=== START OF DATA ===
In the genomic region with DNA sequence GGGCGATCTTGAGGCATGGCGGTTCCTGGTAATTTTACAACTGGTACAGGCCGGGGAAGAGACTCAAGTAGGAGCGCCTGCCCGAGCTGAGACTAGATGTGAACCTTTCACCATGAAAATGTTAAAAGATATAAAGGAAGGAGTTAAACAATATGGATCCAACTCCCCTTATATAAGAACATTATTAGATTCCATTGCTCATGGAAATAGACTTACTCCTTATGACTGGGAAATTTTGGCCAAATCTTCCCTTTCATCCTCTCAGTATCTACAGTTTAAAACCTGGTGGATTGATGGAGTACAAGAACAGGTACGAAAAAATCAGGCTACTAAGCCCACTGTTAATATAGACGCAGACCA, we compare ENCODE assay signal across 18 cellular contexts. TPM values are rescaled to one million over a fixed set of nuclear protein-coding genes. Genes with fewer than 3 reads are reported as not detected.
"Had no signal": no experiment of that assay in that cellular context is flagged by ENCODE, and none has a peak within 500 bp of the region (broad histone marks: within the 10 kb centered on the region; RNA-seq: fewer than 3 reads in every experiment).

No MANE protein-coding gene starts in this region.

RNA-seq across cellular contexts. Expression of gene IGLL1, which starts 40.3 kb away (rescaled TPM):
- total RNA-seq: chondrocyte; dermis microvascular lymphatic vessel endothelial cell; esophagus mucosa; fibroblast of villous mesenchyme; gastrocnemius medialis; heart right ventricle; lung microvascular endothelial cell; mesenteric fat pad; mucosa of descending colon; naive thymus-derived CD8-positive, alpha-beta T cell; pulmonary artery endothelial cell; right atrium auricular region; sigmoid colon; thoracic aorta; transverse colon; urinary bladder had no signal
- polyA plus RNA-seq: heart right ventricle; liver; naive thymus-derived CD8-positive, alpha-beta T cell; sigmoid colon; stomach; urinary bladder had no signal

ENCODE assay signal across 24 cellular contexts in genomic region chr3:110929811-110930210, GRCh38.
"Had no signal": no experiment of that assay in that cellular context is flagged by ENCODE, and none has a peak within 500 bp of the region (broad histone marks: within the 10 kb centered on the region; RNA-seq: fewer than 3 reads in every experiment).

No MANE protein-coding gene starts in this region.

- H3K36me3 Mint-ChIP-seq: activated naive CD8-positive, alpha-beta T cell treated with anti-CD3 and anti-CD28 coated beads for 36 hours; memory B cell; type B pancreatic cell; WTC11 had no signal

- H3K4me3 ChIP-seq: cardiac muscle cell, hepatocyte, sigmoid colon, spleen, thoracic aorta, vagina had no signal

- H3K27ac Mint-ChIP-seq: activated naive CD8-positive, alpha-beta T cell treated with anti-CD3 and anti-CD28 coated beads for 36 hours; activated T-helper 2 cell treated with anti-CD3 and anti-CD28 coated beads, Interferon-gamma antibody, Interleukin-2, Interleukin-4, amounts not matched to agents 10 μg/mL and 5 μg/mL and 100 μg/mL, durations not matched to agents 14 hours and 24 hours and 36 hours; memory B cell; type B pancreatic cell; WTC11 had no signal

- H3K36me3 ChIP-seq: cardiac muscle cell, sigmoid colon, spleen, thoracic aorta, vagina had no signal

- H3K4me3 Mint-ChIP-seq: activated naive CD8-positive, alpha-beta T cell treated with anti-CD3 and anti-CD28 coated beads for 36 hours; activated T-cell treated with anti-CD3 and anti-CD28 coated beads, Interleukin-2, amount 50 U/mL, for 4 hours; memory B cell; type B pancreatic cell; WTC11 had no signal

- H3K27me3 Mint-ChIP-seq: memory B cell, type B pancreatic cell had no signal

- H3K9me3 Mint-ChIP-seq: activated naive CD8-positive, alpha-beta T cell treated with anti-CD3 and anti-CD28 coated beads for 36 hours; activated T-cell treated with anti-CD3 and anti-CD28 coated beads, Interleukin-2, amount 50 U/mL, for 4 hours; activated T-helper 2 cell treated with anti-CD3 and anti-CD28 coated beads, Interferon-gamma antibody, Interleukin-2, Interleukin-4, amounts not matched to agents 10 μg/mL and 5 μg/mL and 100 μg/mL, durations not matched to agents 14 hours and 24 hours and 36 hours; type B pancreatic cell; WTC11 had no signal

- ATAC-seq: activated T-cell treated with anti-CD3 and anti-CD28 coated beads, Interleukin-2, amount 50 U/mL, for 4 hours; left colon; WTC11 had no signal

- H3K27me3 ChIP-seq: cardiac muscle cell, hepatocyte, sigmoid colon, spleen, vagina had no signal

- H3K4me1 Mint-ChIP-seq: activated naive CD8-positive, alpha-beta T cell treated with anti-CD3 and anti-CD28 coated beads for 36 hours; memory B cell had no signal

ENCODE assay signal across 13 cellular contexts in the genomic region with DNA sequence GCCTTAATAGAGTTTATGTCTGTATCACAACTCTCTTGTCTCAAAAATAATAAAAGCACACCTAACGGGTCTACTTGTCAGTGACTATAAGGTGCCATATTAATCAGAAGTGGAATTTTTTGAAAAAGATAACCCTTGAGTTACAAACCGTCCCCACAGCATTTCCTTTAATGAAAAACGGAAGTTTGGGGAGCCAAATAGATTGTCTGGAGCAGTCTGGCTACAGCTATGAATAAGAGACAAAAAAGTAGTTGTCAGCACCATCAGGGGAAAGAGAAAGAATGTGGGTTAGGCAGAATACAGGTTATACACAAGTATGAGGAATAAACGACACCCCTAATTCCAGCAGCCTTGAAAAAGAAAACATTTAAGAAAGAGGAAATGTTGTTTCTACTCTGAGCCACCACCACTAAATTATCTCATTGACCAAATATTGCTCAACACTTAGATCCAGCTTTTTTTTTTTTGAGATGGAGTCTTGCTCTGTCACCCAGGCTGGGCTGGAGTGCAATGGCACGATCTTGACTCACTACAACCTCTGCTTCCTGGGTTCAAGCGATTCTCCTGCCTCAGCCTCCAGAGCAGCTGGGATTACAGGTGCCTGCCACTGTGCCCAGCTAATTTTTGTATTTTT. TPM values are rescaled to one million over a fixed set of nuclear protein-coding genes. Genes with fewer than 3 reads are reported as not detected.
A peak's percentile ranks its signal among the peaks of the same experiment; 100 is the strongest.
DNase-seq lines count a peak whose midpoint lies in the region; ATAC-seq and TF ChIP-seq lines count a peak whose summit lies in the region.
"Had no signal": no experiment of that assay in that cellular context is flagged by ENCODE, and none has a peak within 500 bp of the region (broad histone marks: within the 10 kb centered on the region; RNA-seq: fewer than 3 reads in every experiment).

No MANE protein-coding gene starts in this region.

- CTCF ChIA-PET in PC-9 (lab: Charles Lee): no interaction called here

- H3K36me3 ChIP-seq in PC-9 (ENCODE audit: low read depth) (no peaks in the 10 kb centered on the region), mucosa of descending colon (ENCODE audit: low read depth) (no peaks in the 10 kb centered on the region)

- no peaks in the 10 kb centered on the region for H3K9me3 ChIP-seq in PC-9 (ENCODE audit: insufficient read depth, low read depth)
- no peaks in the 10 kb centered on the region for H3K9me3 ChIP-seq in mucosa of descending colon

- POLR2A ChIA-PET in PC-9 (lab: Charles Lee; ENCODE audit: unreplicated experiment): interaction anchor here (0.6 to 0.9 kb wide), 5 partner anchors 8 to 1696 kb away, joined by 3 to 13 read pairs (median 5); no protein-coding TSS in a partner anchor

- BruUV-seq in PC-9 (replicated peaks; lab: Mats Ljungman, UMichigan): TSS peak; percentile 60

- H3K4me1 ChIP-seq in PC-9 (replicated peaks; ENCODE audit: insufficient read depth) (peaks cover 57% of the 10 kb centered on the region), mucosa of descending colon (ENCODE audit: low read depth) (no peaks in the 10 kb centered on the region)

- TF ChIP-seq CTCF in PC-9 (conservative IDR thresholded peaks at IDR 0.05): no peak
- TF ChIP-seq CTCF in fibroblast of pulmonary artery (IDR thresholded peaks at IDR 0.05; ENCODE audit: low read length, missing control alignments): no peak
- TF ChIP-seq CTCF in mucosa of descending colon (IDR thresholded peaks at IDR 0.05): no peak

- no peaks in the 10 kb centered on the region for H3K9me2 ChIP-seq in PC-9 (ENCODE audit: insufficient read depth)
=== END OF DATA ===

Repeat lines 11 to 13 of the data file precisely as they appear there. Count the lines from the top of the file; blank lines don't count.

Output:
- H3K4me3 ChIP-seq: cardiac muscle cell, hepatocyte, sigmoid colon, spleen, thoracic aorta, vagina had no signal

- H3K27ac Mint-ChIP-seq: activated naive CD8-positive, alpha-beta T cell treated with anti-CD3 and anti-CD28 coated beads for 36 hours; activated T-helper 2 cell treated with anti-CD3 and anti-CD28 coated beads, Interferon-gamma antibody, Interleukin-2, Interleukin-4, amounts not matched to agents 10 μg/mL and 5 μg/mL and 100 μg/mL, durations not matched to agents 14 hours and 24 hours and 36 hours; memory B cell; type B pancreatic cell; WTC11 had no signal

- H3K36me3 ChIP-seq: cardiac muscle cell, sigmoid colon, spleen, thoracic aorta, vagina had no signal